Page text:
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It’s possible but there are laws to protect surviving spouses. North Carolina has one of the strongest laws to protect spouses from disinheritance. Disinheritance is when someone who would expect to receive inheritance, like a spouse or child, does not inherit. This may be planned by the person who passed, or it may be unintended. The increase in second marriages and blended families makes this more common.

Like many other states, we have an Elective Share law that allows surviving spouses to claim a portion of the assets owned or controlled by their spouse at the time of death. The North Carolina law is generous to surviving spouses, because it allows for a claim of up to 50% of “Total Net Assets,” which may include land, houses, bank accounts, vehicles, insurance proceeds, retirement accounts, revocable trusts, and other assets. Most other states either have a lower percentage cap on the share amount, include less asset categories, or both.

For a surviving spouse to claim their Elective Share, they need to file and serve a Petition that starts a lawsuit. The Petition must be filed within the deadline or the claim will be lost. In other words, your spouse can disinherit you if you do not take formal legal action before the deadline. As in many areas of life, it pays to know your rights and how to claim your rights.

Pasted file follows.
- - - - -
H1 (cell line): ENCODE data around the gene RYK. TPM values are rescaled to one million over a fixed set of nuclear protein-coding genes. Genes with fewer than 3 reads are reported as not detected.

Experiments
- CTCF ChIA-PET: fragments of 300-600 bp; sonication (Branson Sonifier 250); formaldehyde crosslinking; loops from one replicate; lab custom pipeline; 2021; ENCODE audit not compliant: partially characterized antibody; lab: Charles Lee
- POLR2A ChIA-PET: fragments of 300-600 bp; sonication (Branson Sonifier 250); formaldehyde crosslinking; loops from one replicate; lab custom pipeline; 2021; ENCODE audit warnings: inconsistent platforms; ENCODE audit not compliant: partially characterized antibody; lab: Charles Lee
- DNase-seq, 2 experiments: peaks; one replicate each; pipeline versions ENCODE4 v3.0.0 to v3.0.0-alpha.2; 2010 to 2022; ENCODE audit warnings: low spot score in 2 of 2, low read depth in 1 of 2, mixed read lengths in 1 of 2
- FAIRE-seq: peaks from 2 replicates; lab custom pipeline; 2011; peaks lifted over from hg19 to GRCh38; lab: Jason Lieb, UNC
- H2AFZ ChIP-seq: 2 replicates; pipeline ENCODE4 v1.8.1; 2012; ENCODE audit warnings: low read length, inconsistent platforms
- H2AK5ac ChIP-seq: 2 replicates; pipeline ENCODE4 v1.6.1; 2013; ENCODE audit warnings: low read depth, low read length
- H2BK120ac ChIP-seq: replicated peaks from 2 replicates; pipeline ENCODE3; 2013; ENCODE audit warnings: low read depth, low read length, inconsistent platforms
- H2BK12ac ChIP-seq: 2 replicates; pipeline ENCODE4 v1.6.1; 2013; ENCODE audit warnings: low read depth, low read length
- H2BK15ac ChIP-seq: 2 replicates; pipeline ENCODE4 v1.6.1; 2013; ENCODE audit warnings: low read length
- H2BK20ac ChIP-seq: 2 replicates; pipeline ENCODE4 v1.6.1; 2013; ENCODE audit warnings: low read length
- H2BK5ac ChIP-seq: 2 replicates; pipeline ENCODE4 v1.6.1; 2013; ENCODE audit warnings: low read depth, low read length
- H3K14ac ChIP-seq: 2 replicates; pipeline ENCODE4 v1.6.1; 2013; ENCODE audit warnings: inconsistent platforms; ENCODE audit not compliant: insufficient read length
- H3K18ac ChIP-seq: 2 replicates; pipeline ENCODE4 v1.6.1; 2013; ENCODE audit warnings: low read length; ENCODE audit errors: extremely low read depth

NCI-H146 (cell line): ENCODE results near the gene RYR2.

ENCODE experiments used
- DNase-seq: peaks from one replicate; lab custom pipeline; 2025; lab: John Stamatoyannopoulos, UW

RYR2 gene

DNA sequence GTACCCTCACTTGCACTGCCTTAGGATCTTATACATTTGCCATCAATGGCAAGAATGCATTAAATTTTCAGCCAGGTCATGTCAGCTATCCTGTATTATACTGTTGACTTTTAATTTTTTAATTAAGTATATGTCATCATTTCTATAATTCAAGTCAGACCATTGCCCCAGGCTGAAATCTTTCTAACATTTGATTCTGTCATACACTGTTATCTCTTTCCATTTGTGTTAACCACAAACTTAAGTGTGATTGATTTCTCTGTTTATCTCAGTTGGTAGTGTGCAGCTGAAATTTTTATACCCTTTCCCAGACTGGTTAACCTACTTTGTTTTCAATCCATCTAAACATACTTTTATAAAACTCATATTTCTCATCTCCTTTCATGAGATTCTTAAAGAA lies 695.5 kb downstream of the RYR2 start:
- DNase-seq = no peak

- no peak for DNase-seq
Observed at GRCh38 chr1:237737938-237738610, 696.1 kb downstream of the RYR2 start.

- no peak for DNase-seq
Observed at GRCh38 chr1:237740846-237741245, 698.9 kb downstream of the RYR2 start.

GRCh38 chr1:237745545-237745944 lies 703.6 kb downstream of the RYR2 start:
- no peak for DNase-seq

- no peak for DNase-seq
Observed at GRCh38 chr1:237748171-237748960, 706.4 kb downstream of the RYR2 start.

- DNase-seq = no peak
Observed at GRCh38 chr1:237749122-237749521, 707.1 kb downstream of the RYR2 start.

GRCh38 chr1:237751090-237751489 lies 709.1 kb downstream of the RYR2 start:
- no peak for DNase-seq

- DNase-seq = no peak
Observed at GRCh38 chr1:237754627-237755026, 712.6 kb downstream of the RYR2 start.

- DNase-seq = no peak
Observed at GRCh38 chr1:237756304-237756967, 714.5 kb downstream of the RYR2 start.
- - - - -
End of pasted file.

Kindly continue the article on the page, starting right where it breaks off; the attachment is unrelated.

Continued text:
On the other hand, you can disinherit your spouse with a pre-nuptial agreement, or with expert planning. I am not going to explain how, because I represent surviving spouses claiming their Elective Share. Fortunately for my clients, it is rare that someone takes the steps necessary to disinherit their spouse and avoid application of the Elective Share law.

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